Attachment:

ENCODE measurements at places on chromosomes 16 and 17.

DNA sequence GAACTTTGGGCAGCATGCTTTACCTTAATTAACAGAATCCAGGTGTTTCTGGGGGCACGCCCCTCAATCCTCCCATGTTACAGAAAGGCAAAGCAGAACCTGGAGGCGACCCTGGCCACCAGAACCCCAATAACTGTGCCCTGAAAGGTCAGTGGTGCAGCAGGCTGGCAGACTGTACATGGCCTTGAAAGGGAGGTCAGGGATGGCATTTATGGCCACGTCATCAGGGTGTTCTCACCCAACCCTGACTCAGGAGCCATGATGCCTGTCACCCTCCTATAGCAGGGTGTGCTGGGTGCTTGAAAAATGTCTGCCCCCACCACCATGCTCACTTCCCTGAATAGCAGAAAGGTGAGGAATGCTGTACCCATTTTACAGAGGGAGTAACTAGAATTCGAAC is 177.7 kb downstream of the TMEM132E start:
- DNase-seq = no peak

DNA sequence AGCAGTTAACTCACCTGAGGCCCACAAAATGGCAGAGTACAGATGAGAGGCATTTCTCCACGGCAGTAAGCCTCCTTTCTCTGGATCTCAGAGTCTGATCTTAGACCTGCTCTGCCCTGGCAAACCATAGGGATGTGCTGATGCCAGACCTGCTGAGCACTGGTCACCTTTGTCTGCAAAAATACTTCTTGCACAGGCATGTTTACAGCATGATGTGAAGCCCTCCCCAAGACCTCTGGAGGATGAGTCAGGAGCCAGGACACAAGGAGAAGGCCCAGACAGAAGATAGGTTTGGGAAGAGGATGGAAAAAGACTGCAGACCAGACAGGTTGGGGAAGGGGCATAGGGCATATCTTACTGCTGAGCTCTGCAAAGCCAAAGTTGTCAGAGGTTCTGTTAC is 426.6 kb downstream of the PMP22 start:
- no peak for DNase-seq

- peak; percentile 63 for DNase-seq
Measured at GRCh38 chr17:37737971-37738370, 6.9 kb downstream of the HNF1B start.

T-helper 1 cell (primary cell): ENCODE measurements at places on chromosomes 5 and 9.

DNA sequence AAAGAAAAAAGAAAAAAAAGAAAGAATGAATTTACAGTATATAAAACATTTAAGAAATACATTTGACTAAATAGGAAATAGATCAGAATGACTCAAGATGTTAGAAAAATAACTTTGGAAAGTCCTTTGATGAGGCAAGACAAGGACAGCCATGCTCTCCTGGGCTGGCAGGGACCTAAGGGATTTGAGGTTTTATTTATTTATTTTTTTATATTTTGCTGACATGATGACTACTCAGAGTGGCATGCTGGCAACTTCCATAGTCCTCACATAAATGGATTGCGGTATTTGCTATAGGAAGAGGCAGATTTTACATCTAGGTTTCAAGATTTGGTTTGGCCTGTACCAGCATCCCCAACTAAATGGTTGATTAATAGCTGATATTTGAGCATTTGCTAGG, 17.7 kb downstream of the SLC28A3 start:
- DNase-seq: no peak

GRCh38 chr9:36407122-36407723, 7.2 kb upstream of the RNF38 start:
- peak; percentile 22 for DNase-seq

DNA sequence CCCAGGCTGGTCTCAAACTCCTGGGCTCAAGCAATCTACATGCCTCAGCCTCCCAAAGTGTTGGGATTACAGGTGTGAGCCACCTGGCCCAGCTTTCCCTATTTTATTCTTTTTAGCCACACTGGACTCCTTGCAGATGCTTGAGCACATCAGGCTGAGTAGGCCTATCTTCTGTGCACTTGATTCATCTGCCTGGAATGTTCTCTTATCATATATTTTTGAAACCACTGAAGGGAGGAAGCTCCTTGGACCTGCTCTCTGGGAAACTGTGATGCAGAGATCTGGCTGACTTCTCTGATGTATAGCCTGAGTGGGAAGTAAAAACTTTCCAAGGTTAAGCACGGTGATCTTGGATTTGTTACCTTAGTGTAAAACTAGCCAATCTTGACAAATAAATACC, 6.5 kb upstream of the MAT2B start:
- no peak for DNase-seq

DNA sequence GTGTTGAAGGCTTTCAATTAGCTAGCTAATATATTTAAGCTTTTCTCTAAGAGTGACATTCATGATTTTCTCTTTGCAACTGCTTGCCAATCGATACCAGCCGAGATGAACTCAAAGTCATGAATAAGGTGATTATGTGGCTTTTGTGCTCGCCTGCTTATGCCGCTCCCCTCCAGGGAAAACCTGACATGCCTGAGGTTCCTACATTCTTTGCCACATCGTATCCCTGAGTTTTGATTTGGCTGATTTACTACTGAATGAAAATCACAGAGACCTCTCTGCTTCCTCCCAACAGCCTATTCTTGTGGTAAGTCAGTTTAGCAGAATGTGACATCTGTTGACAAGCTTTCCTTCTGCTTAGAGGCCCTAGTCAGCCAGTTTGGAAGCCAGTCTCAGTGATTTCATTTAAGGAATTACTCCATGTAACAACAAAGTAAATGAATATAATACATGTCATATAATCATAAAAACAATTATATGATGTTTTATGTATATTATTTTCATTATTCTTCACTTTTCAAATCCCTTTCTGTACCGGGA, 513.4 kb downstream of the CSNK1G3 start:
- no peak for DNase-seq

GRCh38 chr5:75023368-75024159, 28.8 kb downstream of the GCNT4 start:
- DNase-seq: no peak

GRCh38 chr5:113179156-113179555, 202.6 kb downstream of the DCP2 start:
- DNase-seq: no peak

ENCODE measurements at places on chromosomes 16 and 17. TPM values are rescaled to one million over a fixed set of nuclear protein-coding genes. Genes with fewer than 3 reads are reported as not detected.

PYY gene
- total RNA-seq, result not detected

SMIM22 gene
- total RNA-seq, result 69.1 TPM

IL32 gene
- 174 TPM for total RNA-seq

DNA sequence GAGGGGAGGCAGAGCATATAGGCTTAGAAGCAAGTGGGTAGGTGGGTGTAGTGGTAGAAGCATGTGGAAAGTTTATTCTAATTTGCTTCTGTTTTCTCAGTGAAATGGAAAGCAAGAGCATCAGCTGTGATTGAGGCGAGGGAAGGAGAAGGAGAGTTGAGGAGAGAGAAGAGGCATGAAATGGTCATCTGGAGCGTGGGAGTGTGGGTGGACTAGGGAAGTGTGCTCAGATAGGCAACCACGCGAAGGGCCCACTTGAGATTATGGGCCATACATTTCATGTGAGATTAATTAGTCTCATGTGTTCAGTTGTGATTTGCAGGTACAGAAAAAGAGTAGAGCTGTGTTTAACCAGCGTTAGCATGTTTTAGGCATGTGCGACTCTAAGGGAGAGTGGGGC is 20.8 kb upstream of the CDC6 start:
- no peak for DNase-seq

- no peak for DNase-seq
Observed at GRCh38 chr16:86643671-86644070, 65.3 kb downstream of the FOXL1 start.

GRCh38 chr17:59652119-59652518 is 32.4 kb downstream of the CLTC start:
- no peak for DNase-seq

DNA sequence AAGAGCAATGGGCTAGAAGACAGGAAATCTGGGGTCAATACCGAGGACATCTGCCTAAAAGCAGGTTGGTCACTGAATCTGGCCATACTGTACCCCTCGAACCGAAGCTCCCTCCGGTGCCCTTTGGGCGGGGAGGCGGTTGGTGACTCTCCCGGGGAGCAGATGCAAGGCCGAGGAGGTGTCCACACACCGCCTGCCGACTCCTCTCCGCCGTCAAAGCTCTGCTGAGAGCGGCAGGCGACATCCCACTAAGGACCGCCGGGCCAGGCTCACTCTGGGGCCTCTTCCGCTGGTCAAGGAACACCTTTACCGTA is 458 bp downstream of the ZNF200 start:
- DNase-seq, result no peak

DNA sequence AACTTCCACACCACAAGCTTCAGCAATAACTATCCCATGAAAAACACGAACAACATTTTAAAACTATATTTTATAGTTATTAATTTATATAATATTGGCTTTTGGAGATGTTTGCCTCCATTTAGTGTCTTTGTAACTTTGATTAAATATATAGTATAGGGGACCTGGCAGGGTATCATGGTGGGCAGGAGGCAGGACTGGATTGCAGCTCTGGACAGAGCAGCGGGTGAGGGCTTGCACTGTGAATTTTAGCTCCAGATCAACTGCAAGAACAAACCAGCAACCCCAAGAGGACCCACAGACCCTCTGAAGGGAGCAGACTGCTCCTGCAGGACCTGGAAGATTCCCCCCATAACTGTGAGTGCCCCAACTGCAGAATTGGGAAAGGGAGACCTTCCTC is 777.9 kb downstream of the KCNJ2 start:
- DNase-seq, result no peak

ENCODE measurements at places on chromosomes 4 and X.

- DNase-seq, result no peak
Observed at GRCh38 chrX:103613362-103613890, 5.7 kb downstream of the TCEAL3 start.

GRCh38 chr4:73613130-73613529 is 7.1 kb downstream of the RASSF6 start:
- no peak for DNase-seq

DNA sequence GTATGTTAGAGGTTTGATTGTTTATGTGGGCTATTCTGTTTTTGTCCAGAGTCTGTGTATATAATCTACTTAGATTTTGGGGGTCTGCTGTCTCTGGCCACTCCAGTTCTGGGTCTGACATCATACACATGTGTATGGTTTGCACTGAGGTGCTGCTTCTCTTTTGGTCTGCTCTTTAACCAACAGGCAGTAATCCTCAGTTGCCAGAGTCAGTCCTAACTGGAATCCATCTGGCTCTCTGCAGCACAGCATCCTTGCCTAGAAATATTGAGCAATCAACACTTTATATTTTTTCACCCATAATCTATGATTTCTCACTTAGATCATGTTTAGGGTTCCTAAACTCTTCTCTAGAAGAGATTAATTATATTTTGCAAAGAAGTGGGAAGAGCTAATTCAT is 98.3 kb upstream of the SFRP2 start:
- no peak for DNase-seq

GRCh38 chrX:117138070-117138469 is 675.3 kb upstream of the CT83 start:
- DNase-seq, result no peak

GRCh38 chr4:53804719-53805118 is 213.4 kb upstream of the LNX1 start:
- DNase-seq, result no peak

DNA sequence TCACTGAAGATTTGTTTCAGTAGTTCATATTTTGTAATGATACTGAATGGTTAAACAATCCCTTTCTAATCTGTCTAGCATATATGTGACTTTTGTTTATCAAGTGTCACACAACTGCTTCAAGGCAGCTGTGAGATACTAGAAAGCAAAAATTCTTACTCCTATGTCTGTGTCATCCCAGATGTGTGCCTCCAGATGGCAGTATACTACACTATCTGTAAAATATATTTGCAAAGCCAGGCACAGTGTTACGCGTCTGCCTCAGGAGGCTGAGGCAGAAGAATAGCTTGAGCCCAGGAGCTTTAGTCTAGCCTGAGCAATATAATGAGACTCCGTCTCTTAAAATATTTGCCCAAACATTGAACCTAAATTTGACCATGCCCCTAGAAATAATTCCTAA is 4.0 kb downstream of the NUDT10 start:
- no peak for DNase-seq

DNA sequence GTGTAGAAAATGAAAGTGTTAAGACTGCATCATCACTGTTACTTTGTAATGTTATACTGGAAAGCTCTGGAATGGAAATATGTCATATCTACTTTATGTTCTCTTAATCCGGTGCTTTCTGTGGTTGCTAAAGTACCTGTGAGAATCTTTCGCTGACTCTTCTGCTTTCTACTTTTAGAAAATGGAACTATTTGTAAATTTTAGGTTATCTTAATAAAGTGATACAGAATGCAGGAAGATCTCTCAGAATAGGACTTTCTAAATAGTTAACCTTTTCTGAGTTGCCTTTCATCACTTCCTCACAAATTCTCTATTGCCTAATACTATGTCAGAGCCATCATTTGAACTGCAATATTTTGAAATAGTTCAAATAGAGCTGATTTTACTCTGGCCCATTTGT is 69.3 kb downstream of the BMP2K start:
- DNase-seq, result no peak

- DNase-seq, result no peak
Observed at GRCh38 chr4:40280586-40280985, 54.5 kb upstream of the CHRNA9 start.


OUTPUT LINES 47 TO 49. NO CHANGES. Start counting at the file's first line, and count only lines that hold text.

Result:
GRCh38 chr4:53804719-53805118 is 213.4 kb upstream of the LNX1 start:
- DNase-seq, result no peak

DNA sequence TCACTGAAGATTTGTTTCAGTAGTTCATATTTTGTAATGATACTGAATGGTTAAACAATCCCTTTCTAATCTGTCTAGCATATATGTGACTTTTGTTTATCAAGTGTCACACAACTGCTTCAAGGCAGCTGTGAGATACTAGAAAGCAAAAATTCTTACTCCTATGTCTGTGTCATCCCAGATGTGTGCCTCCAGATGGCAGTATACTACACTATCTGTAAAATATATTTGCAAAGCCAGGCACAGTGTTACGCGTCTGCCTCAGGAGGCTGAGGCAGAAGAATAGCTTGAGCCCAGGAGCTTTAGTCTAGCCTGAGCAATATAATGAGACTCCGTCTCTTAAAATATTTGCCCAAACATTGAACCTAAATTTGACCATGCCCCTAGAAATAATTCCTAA is 4.0 kb downstream of the NUDT10 start: